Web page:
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Pink Flamingos, Happy Boy

Thursday, February 5, 2015


The first thing Liam and I did upon arriving at Merritt Island NWR near Titusville, FL, was to stop right on the road for a bald eagle who was hangin' out on a power pole. I have been there a bunch of times and I'd never seen that. Now, maybe I'm supposed to be blase about an enormous sea eagle 30' over my head. But I'm not. A truck honked at us and swerved, gunning its engine, and it was then I realized it was probably stupid of me to stop on the main road. But still. I was overwhelmed. And as it turned out, we never saw another eagle perched so close. I was glad we'd taken the time to ogle it. Liam took this photo! (I kept handing him my camera, as all the best wildlife was out the passenger side of the car. Wink, wink.)


Great big and itty bitty Florida cooters near the Merritt Island Visitor Center. I want to name a dog Cooter.


Another Liam shot of a majestic high-headed gator. Ahh. Such a grand reptile.


I love packing my long lens around. I can take candid shots of my primate companions. Liam saw some oranges hanging high overhead and wanted one sooo badly.


He scrounged a palm frond petiole and took to leaping and poking.



I so wanted him to score an orange to eat, but they were on there pretty good, wouldn't come down for him. I call my kids The Toucans. It is very difficult to keep them in fruit. I buy apples and kiwis and clementines by the bushel.

We climbed back in the car and drove slowly around Black Point Wildlife Drive. The light was hard and harsh, but we had fun fun fun.


I always forget that roseate spoonbills have head skin the color of used chewing gum. Freaky greenish-blue. That's a winter American avocet exiting, stage left.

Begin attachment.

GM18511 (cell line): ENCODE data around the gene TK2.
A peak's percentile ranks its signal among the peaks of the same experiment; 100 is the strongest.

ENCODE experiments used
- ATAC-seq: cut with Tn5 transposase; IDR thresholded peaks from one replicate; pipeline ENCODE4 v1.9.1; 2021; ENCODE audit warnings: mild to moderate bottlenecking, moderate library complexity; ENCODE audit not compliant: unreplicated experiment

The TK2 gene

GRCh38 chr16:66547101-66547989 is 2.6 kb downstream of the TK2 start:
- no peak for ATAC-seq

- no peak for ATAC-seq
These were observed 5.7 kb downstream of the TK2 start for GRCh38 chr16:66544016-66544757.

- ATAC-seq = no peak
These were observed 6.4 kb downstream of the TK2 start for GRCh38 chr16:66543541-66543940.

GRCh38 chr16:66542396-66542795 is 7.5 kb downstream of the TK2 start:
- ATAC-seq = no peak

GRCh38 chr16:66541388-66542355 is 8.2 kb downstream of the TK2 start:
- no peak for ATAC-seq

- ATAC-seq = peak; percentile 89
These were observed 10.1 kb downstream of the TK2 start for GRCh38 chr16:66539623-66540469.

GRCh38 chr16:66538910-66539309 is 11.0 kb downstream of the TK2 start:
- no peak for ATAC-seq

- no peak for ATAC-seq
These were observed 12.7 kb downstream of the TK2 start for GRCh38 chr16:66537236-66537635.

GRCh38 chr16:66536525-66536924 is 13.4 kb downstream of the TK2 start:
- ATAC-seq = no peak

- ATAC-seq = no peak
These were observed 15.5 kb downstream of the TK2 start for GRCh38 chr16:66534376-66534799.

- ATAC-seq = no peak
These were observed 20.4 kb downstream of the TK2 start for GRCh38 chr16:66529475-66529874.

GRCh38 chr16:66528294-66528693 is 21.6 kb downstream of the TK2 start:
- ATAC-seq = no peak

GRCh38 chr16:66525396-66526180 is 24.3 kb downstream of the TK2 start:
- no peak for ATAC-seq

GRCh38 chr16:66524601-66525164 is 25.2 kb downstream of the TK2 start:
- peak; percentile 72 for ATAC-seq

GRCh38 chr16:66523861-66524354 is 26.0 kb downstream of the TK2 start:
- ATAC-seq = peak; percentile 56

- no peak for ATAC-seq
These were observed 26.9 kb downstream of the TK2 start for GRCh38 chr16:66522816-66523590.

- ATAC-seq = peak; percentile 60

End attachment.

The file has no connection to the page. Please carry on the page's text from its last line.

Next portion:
We were in Florida for a week and saw oodles of spoonbills, but I never once got used to seeing a large flaming pink bird. I'm glad of that. May I never get used to spoonbills. 


I had a good (silent, inner) chuckle when a woman I was standing near on a viewing platform asked me if I'd seen the flamingo go over. 
"I saw a roseate spoonbill go over just a bit ago, but no flamingo."

"This was a flamingo."

I chewed that over for awhile and decided the fate of the world didn't ride on whether she'd seen a flamingo or not. Flamingos may sometimes be found very sparingly in the Florida Keys. A day's drive south of Titusville.


I replied simply, "Cool!" and ambled off. About twenty minutes later I was peering intently into a shrub at a common yellowthroat. The same woman came up behind me. "What are you looking at?" she asked.

"Common yellowthroat, male, right at the water's edge."

"Really? Now who'd ever think to stop and look at something like that?" she exclaimed.

That took me by surprise. Huh?? I actually laughed out loud. What a bizarre thing to say!

I turned around and smiled at her, meeting her eyes.

"That pink bird you saw fly over? Roseate spoonbill. Flamingos are found only in the Keys, and they're super rare."

"Oh! OK."

Never can pass up a teaching moment, and she'd given me permission to correct her (kindly) by asking me what I was looking at, and making a comment that told me she didn't yet know a hawk from a handsaw. Seemed like the right thing to do, to tell her she'd seen a spoonbill, so she wouldn't go around calling them flamingos to everybody she ran into. Kind of like wiping a daub of ketchup off somebody's lapel.